|The people at the Crocoseum are very excited today, as there are some new hatchlings in our next enclosure. Who better to teach them the ways of life than our next crocodile, their mother, Jabberwok? Most baby crocs can break their way out of an egg, but if one was not able to, how would Jabberwok react? |
She would gently break the shell in her jaws. Although the jaws of a crocodile are amongst the most powerful (if not THE most powerful) in the animal kingdom, they can use them in a very delicate manner.
The reason that most baby crocs are able to break free is due to the "egg tooth" they possess. Those who struggle can call to their mother from within the shell. After hatching, the baby crocs can be safely carried in the mother's jaws to wherever they need to be. However, in the wild, the mother is not able to defend her offspring 24/7, so many are eaten by birds or other crocodiles.
The temperature at which crocodile eggs are kept actually determines the gender of the hatchling.
|We come to our next enclosure in the Crocoseum to see Gary and Glenda, the gharials. These are certainly two impressive looking creatures. What makes these two crocodilians so different to the others you have seen so far? |
Gharials have much thinner snouts. Gharials are found in the sub-continent of India as well as surrounding areas.
Although the sharp-toothed, fearsome looking gharial may give the impression that it is a man-eater, their thin, elongated snout is actually adapted for catching and eating fish. The structure of the gharial's jaw prevents it from eating any large prey. In place of the conical teeth possessed by alligators and crocodiles, the gharials have thin, razor sharp teeth. There is no need for the conical teeth as gharials do not have to tear at their prey. Instead, the fish are usually swallowed whole. Finally, the thin snout is a prime weapon in catching fish, as it allows the gharial to snap its jaws shut with minimum water resistance.
Another characteristic feature of the gharial is the bulbous growth on the end of its snout. This is mainly for producing sounds, allowing them to communicate with each other. Also, it is a way of attracting females during mating.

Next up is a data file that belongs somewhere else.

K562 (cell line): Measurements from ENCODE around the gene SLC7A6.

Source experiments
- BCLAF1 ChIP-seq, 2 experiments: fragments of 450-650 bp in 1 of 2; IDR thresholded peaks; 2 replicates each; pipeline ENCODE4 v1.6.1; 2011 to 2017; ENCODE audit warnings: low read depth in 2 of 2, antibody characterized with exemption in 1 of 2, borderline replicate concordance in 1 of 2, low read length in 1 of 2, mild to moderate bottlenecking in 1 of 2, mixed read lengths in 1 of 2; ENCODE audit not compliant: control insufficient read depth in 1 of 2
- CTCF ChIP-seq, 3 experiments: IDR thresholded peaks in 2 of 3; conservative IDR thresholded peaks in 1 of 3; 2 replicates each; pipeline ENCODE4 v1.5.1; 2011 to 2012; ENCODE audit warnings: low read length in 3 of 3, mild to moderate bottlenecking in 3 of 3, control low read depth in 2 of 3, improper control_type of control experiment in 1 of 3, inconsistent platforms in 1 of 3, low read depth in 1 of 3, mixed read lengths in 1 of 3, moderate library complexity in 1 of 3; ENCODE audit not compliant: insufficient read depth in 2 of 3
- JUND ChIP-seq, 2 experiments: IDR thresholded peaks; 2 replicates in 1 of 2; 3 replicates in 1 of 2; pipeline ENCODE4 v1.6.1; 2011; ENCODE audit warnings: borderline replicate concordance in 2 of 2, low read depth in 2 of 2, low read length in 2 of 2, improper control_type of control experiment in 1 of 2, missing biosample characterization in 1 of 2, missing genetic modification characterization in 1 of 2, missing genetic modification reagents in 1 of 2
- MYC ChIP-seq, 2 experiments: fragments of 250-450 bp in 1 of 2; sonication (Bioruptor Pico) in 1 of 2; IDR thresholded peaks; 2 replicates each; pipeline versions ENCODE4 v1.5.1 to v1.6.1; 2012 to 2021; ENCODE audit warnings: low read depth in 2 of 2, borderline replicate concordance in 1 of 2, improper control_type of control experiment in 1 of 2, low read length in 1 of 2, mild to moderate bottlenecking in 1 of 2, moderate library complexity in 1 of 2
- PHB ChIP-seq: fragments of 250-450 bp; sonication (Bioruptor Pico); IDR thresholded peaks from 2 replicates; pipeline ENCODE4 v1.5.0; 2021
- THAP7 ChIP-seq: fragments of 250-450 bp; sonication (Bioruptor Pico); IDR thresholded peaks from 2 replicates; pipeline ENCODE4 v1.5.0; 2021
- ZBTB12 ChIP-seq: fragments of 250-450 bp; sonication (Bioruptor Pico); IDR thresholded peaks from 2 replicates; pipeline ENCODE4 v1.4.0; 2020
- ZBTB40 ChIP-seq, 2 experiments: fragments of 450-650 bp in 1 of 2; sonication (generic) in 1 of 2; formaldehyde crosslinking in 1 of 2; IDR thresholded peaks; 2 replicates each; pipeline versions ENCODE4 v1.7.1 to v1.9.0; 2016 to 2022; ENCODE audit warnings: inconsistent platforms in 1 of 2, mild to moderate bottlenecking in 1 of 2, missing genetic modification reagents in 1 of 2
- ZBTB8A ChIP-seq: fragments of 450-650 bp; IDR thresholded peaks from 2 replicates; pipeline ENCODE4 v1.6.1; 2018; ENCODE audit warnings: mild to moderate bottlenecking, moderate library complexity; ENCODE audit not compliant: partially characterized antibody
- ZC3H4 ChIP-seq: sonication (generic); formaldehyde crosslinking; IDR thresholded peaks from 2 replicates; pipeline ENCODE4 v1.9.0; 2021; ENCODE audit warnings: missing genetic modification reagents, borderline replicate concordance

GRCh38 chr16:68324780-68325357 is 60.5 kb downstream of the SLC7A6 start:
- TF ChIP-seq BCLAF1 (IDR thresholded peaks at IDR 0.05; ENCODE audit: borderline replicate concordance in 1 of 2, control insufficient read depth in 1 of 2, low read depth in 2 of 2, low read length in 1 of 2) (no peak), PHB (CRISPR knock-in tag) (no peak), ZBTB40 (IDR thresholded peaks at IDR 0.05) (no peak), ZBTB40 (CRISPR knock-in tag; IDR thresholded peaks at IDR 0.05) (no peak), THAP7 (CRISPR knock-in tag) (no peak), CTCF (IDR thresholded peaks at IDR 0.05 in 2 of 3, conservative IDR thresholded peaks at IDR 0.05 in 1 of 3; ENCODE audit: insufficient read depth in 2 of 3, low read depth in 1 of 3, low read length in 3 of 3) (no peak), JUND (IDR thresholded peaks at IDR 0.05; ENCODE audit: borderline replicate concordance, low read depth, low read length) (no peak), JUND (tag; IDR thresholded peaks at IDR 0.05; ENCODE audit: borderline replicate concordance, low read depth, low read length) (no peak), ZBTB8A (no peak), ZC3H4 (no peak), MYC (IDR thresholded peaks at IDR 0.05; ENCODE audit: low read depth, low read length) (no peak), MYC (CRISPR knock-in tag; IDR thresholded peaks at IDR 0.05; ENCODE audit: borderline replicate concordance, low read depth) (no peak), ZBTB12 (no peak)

|Our next crocodile was found in a city, eating domesticated pets! This has led to him gaining the nickname, "Terrible Tim." The people at the Crocoseum would like to know how old this new edition is. They say that they can tell his age by counting the number of rings on small bony plates on his back. What are these boney plates usually known as? |
Osteoderms. Because the osteoderms of the crocodile have an annual growth of rings, the number of rings allows you to find the age of the croc. This is very similar to the method of determining the age of trees.
Crocodile skin is considered one of the most luxurious items in fashion. However, the barbaric nature of obtaining the skin has lead to many animal rights protests and the sales of crocodile skin products being banned in many countries.
As well as the attractive patterns found on many crocodilians, the elasticity of some skin (in particular that of the saltwater crocodile) means that it is very versatile and can be used to make many accessories.
The skin of the crocodilians is extremely tough, helping to reduce injuries during struggles with large prey or in fights with other crocs. This toughness is due to it being made up from the protein, keratin - the same protein found in hair, nails and hooves.